And we all shine on

March 8, 2020

Last night I attended the 22nd annual Townes Van Zandt Memorial Tribute in Austin, Texas

I knew Townes back in the middle-hippie ages in Austin. He was one of the persons who gravitated repeatedly to Uncle Seymour Washington’s home in the Clarksville section of Austin in the 70’s. read more here.

Another legendary Austin musician Butch Hancock was the host of this intimate event of just over 100 folks.

I sat next to two fellas in their 30’s (?) from Alberta, Canada. They had come all the way to Austin, in spite of the scary Coronavirus, to hear more of Townes’ music in one of the cities he regularly played. My brother and I proceeded to give them anecdotes and sidebars regarding Townes and other shenanigans in the Vulcan Gas Company/Armadillo days. I swear those two beautiful Canadians said they were “pleased and honored to have met us.”

The rest of the story is another old love of mine was one of the story-telling singers. Wally Stopher aka Oat Willie surprised me. This post is dedicated to him:

Dear friend, I saw you last night, and you saw me. But it seems we didn’t recognize each other. I was there with my brother for Townes’ tribute. I heard you sing for the first time in 40+ years. God dang! We’re still alive and well. Much love to you and many memories.

Then on the way home I heard John Lennon with some apropos lyrics

Instant Karma’s gonna get you
Gonna knock you right on the head
You better get yourself together
Pretty soon you’re gonna be dead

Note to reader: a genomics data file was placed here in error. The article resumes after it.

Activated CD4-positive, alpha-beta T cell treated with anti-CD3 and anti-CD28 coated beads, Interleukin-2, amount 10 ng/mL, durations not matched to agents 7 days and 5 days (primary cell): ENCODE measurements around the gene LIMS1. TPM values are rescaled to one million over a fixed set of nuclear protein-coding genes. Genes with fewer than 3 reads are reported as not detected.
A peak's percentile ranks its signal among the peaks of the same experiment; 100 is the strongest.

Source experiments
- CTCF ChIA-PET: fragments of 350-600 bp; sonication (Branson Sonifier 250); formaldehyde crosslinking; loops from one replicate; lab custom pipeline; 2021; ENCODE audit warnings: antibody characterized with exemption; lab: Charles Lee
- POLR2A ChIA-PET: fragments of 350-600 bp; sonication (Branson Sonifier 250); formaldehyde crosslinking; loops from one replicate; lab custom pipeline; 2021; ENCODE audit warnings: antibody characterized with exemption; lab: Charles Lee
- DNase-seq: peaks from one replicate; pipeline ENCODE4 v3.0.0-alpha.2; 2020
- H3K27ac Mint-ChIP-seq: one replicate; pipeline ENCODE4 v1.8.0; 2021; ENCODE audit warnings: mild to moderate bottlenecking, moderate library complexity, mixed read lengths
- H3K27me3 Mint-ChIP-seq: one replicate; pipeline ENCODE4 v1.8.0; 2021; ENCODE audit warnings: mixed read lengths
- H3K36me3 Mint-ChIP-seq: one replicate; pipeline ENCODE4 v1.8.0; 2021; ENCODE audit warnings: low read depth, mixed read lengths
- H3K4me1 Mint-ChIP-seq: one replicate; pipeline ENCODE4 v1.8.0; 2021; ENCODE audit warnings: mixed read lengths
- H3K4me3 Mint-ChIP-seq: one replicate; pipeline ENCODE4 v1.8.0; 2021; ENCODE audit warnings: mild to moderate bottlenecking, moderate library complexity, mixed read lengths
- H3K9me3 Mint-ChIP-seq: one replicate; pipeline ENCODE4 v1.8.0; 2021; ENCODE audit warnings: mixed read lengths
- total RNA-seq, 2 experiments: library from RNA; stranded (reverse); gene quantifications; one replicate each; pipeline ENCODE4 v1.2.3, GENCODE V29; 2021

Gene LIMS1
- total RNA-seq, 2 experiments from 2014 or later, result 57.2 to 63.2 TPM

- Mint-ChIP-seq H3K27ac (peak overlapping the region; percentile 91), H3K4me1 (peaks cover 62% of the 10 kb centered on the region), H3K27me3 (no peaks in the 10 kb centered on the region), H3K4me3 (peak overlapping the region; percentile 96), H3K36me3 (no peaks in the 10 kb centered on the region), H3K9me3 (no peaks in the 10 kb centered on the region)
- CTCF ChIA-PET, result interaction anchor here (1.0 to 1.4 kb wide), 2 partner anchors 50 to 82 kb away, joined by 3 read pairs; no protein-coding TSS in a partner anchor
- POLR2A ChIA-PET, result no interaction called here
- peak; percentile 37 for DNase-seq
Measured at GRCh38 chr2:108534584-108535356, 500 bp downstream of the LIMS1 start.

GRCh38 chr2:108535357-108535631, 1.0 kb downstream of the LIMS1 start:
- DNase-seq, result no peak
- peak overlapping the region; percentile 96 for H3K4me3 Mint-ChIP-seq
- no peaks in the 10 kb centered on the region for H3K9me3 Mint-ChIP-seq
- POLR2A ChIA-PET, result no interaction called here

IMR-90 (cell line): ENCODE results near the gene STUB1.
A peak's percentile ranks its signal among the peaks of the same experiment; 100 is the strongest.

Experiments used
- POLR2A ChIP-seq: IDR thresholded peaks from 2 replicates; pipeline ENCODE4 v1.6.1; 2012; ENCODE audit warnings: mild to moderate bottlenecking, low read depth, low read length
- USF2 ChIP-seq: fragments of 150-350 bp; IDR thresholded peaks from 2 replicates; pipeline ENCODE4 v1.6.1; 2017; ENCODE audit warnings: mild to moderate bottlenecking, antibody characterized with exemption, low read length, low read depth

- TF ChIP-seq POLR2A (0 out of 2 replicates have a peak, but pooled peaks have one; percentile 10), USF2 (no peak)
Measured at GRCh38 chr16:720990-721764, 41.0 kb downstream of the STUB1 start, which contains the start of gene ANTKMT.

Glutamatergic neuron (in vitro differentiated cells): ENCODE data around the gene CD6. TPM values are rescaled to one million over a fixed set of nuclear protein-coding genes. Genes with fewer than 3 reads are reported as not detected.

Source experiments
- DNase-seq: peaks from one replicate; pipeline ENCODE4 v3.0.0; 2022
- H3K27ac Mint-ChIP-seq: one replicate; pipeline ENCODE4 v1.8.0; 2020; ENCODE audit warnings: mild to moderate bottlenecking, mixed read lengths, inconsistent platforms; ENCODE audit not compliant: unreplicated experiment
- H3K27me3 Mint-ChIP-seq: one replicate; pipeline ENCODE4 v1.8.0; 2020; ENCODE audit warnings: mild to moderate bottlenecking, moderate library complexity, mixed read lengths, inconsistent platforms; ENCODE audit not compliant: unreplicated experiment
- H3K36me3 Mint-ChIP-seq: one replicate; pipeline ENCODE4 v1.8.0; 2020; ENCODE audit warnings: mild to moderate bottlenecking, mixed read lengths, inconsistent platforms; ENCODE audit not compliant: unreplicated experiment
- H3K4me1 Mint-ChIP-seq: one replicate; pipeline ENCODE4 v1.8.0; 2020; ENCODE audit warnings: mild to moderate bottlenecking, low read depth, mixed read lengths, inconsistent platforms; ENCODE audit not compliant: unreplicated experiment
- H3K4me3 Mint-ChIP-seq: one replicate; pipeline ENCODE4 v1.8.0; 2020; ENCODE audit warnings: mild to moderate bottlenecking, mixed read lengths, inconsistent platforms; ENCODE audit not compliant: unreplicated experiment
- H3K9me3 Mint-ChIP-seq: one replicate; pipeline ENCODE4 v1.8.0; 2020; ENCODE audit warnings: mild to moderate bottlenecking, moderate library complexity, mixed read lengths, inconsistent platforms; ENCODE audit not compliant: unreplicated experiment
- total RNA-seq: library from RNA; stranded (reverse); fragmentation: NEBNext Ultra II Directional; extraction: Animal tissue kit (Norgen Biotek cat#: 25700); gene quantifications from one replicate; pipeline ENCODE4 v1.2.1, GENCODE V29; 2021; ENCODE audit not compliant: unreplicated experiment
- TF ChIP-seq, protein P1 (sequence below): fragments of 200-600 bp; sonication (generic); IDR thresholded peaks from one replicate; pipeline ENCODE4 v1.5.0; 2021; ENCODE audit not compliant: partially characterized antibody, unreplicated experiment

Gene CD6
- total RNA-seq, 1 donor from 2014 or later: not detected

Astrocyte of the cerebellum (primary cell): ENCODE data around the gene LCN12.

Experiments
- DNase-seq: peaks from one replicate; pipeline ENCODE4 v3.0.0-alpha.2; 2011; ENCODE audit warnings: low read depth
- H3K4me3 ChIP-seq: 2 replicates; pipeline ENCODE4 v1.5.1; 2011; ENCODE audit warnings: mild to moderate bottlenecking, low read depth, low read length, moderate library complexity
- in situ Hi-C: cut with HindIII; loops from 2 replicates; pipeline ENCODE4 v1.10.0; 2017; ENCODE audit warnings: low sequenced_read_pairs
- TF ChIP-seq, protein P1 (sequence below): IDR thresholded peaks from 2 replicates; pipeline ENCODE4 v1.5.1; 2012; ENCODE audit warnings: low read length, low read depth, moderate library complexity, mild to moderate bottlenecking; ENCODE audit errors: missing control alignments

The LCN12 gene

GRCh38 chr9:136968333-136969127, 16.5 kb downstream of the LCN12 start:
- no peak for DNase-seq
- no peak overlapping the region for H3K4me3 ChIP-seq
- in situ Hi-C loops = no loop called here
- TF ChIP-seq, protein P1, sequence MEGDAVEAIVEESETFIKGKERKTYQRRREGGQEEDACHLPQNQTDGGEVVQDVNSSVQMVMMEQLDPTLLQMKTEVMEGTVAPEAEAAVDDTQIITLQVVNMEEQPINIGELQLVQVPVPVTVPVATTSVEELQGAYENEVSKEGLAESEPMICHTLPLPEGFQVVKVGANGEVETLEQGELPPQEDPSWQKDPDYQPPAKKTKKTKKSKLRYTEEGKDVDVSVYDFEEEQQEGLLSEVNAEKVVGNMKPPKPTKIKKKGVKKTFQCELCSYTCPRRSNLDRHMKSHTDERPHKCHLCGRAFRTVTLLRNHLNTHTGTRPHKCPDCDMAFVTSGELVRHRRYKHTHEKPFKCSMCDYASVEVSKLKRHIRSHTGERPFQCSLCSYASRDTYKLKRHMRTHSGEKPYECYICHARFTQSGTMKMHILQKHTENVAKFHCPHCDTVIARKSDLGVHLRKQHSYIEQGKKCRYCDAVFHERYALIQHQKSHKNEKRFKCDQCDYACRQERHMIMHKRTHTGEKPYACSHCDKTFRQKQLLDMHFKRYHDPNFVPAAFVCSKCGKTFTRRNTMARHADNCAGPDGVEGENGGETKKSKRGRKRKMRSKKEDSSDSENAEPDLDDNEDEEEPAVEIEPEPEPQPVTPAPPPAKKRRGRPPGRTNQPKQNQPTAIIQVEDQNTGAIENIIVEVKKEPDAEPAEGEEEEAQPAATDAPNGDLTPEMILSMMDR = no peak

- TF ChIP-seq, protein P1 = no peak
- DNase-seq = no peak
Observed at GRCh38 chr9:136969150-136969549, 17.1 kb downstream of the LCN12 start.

What in the world you thinking of
Laughing in the face of love
What on earth you tryin’ to do
It’s up to you, yeah you

 


Reading Patti Smith

January 21, 2020

“Age changes you in ways you least expect” I heard this quote in a movie last week, but can’t remember which one. I thought about it off and on for a few days with the conclusion that this is most certainly a true statement.

Sitting outside a coffee shop, reading Patti Smith’s book “My Train,” I became filled with a thoughtfulness regarding my life. Feeling like a cheap imitation of Smith, I start writing on a scrap piece of paper thoughts for a post.

I’ve always been aware of Patti Smith because of her music. Often called the “punk poet laureate,” Smith has an impressive musical repertoire which still influences many.

After reading “Just Kids” a few years ago, I became a huge fan of her literary mind as well. I am at the same time appreciative and envious of her experiences and courage to travel her many creative paths—all while keeping in mind the difficulties of her life which arrived uninvited.